Two quick videos from Al-Jazeera English (which this week was kicked out of China) portraying two of the most important motivators in the scramble for territory in the South China Sea, oil and food. In the first, China is demonstrating increased deep-sea drilling know-how, which may mean a near-to-medium-term increase in unilateral oil exploration and drilling in contested waters.
The second video shows the impact of the stand-off at the Scarborough Shoal on Filipino fishing villages in the area.
Taking a break from our series on 3D printing’s potential impact on the world’s fleets, I thought today a graphic would be in order.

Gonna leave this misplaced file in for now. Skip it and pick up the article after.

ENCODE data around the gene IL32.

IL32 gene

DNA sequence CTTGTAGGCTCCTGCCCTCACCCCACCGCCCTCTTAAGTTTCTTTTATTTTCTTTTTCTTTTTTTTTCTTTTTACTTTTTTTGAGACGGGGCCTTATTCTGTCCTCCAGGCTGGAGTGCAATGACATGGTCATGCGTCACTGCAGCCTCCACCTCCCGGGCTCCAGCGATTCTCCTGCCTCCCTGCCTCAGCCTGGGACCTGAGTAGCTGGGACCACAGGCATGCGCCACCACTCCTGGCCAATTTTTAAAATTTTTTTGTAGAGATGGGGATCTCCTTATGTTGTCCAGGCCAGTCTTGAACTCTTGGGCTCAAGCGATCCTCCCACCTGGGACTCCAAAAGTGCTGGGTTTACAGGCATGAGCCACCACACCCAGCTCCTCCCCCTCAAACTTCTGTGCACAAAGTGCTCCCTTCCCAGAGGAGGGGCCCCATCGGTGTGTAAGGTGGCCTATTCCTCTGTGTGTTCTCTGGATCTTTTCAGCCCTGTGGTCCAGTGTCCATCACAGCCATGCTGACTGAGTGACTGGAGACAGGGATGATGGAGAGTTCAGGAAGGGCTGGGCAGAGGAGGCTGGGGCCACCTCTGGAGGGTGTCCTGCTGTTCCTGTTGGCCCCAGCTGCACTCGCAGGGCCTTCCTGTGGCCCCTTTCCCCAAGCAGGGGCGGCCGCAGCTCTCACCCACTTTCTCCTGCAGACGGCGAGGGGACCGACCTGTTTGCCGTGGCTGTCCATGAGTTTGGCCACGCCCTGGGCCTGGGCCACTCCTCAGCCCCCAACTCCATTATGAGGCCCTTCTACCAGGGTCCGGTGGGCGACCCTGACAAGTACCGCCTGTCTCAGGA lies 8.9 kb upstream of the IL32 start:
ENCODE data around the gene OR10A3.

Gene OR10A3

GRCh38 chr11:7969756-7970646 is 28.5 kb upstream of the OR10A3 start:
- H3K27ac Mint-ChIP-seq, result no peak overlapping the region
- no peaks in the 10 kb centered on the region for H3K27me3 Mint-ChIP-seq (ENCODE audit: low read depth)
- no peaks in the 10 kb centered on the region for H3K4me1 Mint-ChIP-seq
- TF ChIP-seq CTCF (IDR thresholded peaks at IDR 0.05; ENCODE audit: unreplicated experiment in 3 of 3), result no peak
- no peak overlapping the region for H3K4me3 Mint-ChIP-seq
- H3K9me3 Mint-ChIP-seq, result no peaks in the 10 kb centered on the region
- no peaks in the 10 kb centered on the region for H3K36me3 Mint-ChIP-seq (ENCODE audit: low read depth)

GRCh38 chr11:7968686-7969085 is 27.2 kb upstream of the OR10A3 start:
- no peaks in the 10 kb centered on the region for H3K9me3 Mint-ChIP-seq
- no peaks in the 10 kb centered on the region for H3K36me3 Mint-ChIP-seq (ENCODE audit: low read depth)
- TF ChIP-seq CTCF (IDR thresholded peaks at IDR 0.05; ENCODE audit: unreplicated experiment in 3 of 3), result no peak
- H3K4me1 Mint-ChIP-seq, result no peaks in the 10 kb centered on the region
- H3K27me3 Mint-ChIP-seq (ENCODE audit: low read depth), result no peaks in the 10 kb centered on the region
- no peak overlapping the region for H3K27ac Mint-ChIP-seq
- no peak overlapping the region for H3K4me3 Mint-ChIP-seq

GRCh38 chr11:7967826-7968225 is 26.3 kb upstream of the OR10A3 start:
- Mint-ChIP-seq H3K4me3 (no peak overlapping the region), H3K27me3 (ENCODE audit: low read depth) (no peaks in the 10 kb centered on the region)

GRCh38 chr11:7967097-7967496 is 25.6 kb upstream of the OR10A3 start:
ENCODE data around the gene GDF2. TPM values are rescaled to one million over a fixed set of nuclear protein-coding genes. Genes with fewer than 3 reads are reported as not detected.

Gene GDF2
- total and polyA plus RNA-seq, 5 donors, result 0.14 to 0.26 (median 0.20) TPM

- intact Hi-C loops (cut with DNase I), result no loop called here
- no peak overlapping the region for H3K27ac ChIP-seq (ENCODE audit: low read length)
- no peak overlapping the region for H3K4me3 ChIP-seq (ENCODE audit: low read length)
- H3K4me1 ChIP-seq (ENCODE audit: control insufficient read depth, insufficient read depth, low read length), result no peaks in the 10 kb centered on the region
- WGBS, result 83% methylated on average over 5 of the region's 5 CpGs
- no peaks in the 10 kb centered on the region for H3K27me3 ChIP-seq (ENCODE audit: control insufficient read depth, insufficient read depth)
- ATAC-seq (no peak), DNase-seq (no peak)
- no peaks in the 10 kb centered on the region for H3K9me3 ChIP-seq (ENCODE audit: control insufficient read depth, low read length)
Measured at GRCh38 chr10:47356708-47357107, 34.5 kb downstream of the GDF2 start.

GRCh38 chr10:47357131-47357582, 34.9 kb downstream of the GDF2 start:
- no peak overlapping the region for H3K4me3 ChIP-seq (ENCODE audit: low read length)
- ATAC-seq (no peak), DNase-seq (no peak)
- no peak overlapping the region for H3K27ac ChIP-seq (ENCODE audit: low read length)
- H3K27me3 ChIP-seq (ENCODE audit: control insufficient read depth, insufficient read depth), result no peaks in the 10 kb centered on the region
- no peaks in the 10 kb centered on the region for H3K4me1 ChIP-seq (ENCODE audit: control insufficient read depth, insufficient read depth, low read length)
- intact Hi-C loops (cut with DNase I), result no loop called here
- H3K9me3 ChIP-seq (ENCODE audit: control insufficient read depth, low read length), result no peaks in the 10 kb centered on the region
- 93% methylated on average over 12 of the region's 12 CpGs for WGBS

The South China Sea is and will be in the news for the foreseeable future. However, if you’re a visual person like me it’s hard to keep straight the Paracels from the Spratleys without a good visual guide. Luckily The Economistdeveloped a nice graphic complete with the various maritime neighbors’ layer cake of competing territorial claims.
The at-times silliness of these claims is brought home when you see that most of the exclusive economic zone (out to 200nm) of Brunei on the island of Borneo is claimed by China (Malaysia’s claim should not overlap Brunei’s as they resolved their maritime border disputein 2009 and further clarified it the next year).
So keep this in your pocket (or perhaps more practically saved away on your desktop somewhere), it’ll likely come in handy in the future for following the news.